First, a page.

KL GlenorchyKara-Leah Grant is passionate about yoga.  She writes about yoga, teachers yoga, and is the founder & editor of, New Zealand’s highly popular on-line yoga magazine.  Earlier this year Kara-Leah also released her first book ‘Forty Days of Yoga: Breaking down the barriers to a home yoga practice’.  She will be teaching in Te Anau the last weekend in September, and hopes this workshop will give people the tools to establish their own personal practice.

Te Anau Yoga teacher and workshop host Kerri-Anne Edge said: “Most people notice some benefits from attending a couple of weekly yoga classes.  They gain a degree of strength and flexibility, breathe better, and feel grounded and calm after class.  The real benefits, however, come from a consistent daily practice; even if it’s short, say 10 or 20 minutes.  A personalised home practice is about developing a deeper awareness of what you require today, to support yourself for life.  It’s not about over-doing it in a 2hr session because that’s the only time you’ve scheduled to get on your mat this week.  Group classes definitely have an important place with regard to instruction, they’re social and community-focused, and there is undeniably a collective energy which supports the individual in a class setting”.

So while millions of yoga practitioners are attending classes, workshops and retreats around the world – twenty million yoga students in the USA alone – relatively few struggle to fit it into their busy, modern-day lives.

Through Kara-Leah’s book and teaching she provides solutions. She’s had a consistent regular home yoga practice for eight years and has an intimate understanding of the psychological process required in making yoga a priority.  Kara-Leah takes readers on a journey into their lives and into their psyches so they can understand what they need to shift and change to practice yoga daily. She skilfully shares a deeper understanding of the essence of yoga while using worksheets that prompt readers to challenge the ideas that prevent them from practicing yoga daily.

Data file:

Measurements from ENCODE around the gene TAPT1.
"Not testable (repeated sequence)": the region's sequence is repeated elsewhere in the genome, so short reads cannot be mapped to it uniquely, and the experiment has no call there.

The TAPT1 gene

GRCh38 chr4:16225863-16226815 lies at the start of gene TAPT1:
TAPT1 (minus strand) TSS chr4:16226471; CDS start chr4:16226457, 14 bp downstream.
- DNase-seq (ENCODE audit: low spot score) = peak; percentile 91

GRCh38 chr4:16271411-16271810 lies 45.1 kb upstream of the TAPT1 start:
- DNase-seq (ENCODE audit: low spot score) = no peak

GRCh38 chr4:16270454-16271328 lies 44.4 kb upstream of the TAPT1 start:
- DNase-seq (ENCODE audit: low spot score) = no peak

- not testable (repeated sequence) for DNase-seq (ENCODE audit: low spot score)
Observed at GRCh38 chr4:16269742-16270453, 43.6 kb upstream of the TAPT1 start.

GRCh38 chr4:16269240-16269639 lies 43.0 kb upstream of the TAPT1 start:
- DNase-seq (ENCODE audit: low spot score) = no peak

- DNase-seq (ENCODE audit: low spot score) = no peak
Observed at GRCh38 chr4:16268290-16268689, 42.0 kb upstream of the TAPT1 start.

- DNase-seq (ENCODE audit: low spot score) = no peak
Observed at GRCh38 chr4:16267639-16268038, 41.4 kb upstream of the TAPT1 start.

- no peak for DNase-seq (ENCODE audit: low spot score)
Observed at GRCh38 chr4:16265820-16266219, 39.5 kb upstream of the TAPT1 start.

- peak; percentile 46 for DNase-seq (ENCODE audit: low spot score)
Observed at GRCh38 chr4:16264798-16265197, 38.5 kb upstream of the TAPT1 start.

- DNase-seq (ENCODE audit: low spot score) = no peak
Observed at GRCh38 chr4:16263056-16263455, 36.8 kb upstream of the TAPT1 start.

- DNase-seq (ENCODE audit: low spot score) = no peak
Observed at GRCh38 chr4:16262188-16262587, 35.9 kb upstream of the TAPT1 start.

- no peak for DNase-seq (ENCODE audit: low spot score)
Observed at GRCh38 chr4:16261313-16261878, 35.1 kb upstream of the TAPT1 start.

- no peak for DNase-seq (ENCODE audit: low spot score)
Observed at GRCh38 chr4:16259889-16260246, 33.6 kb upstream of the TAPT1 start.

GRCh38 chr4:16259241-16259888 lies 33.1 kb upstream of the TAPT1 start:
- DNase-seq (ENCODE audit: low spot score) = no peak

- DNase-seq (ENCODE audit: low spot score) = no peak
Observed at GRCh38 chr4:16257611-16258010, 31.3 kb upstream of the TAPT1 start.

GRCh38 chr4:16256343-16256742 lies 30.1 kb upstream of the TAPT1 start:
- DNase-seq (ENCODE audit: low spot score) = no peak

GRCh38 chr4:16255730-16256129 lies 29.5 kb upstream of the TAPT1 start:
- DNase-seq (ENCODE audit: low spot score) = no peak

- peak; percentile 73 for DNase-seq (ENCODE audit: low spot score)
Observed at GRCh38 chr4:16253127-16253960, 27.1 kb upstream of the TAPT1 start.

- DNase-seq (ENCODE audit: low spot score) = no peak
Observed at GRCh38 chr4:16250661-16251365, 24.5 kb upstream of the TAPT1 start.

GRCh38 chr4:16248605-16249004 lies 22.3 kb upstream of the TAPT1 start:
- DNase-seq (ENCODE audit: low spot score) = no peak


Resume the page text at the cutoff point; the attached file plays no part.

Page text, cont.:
“It’s not enough to say ‘I want to practice yoga at home’,” says Kara-Leah. “You need to assess your life, observe your mind and design a strategy that supports your needs. Otherwise, yoga just becomes one more thing to do on your never-ending to-do list.”

Far more than a how-to book, Kara-Leah doesn’t tell readers where to put their feet in downward dog or their hips in warrior one. Instead, she outlines principles of asana practice that help practitioners find their own way into yoga.

“Ultimately yoga is a personal practice. It meets us where we are, with what we need,” Says Kara-Leah. “Only when we begin to practice at home can we tune into what those needs are and respond.”

Forty Days of Yoga is available online and will be discounted for workshop attendees.

For full workshop details visit Bookings essential.

About Kara-Leah:

Initially drawn to yoga because of chronic back issues and fears of requiring a second spinal fusion (she had her first at 16 years old), Kara-Leah has been practising yoga consistently since 2000. In 2004 she experienced two episodes of psychosis and turned to a home yoga practice as the foundation of her recovery. Now passionate about the benefits of regular home yoga practice for physical, emotional and mental well-being, Kara-Leah believes that if 20% of our population practised yoga at home regularly we’d experience a major tipping point in society. Many of the serious issues facing our society today – increasing mental illness, increased addiction and abuse issues, increased incarceration, an ageing population, a health system in crisis – could be positively impacted by widespread yoga practice. And yes, the research backs this up!

About The Yoga Lunchbox:

Launched in 2008, The Yoga Lunchbox is New Zealand’s online yoga magazine with more than 600 articles, plus Skype interviews with prominent yoga teachers and videos. Thousands of people every month turn to The Yoga Lunchbox to find out more about yoga and how to integrate their yoga practice into their every-day life.

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